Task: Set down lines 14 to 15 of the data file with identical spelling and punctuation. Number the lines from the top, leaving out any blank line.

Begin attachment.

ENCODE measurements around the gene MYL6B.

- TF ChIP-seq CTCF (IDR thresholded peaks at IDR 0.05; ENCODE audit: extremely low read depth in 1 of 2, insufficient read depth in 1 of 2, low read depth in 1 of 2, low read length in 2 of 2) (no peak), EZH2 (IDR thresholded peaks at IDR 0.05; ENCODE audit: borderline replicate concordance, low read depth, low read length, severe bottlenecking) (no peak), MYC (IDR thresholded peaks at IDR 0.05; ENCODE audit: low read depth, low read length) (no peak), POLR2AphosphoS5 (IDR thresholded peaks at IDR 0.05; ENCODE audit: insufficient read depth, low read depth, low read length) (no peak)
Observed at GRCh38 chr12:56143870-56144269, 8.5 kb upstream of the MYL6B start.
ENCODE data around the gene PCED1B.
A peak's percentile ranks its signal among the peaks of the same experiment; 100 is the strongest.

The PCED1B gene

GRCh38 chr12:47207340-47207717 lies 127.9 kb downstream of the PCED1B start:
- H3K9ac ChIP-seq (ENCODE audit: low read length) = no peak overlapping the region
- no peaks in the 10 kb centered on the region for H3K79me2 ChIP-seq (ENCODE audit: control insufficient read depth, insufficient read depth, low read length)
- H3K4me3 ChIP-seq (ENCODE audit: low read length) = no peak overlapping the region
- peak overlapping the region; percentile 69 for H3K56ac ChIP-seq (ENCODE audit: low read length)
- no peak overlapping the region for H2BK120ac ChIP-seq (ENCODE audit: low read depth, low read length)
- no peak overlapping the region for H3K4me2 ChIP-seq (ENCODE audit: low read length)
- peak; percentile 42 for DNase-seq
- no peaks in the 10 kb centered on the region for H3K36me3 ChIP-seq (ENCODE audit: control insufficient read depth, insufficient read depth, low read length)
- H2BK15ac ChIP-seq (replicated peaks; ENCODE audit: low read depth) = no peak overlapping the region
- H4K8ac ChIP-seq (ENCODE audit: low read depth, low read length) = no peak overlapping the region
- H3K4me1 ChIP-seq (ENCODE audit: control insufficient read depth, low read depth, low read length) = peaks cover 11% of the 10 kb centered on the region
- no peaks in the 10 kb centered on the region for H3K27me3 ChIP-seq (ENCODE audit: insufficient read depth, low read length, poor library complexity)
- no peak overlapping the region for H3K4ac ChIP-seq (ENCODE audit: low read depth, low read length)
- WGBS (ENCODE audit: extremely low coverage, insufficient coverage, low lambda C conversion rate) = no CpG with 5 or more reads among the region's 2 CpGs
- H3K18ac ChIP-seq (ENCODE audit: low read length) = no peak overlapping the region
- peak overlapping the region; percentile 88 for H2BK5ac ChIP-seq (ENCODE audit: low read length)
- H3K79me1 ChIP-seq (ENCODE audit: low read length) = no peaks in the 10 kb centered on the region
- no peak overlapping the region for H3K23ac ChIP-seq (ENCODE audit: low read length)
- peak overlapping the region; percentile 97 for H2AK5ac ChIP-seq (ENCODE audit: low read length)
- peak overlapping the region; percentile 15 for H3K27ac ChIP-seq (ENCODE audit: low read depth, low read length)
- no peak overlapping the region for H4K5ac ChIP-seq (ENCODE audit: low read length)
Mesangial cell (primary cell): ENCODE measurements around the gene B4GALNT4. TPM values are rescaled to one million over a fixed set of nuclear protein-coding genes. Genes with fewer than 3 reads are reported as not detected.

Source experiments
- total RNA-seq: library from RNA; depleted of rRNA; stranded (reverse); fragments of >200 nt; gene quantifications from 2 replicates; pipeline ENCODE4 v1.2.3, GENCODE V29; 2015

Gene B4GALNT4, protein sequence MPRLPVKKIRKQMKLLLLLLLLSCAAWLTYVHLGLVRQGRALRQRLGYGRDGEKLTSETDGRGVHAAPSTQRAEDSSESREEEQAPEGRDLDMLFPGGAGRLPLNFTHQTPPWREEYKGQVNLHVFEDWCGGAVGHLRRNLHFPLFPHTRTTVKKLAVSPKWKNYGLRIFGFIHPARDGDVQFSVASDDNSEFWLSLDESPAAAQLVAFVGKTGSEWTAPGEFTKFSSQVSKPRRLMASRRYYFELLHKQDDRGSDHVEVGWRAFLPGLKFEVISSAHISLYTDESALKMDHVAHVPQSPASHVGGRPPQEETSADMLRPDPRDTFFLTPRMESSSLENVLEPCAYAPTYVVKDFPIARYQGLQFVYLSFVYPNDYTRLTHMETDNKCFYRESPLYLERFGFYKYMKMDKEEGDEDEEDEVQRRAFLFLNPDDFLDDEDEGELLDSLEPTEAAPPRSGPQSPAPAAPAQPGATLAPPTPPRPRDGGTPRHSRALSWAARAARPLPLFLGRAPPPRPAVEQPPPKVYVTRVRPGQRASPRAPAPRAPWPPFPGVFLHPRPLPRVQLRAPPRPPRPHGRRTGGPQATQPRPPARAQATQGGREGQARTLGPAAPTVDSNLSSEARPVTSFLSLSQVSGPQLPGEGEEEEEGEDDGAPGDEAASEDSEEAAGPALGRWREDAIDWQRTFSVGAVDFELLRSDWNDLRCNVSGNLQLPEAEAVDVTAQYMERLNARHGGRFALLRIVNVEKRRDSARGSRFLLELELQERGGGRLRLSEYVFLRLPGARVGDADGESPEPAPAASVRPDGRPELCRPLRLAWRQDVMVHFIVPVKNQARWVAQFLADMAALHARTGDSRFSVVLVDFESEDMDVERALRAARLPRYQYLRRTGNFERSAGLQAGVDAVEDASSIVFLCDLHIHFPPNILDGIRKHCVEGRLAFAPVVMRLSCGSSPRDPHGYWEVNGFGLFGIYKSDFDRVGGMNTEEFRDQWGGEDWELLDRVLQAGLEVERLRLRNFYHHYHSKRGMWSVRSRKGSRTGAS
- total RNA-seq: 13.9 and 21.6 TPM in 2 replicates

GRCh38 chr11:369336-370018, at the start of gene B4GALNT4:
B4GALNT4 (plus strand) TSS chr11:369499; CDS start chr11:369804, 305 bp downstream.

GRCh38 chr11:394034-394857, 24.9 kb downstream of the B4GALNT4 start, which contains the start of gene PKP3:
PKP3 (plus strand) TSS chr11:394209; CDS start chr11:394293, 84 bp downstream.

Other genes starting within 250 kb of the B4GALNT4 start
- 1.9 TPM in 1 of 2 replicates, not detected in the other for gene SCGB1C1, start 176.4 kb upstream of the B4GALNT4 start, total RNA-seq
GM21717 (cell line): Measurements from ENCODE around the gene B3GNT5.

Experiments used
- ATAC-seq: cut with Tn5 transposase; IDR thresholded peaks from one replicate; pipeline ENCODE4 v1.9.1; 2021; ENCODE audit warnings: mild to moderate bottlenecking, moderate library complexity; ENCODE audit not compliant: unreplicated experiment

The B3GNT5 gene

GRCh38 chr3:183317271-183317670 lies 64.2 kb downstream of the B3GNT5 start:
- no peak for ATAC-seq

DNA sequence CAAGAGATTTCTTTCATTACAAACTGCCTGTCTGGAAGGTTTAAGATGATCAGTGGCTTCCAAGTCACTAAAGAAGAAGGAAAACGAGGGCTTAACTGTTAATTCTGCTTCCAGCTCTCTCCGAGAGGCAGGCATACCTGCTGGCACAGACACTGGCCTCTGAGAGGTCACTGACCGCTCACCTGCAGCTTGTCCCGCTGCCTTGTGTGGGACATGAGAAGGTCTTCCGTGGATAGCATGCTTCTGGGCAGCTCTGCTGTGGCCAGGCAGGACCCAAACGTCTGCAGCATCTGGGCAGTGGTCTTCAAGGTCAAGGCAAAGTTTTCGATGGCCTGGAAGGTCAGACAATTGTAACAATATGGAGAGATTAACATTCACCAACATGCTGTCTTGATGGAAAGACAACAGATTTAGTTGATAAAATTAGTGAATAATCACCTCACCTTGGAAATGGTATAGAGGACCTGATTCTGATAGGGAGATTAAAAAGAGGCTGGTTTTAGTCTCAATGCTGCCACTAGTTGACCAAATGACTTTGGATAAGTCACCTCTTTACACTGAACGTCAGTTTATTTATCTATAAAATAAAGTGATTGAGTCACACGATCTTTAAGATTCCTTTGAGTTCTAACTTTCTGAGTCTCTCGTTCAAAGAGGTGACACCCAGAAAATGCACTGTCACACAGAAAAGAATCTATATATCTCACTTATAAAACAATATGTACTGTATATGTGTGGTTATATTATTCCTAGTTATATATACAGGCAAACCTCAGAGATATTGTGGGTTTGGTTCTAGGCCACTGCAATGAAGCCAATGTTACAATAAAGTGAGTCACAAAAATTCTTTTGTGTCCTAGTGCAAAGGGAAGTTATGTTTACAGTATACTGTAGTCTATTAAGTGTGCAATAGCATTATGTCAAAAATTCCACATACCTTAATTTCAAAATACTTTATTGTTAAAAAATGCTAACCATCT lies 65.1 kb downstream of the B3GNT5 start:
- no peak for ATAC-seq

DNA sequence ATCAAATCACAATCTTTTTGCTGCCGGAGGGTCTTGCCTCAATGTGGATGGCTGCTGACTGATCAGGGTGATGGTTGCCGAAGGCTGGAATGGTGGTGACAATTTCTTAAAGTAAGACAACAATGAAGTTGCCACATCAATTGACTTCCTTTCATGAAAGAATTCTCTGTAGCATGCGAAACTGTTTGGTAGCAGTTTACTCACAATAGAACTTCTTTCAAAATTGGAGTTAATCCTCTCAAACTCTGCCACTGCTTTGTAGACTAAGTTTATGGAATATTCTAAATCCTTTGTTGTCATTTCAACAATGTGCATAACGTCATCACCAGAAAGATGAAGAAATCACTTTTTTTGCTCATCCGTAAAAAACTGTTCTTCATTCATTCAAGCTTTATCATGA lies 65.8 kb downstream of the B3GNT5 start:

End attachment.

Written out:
- peak; percentile 42 for DNase-seq
- no peaks in the 10 kb centered on the region for H3K36me3 ChIP-seq (ENCODE audit: control insufficient read depth, insufficient read depth, low read length)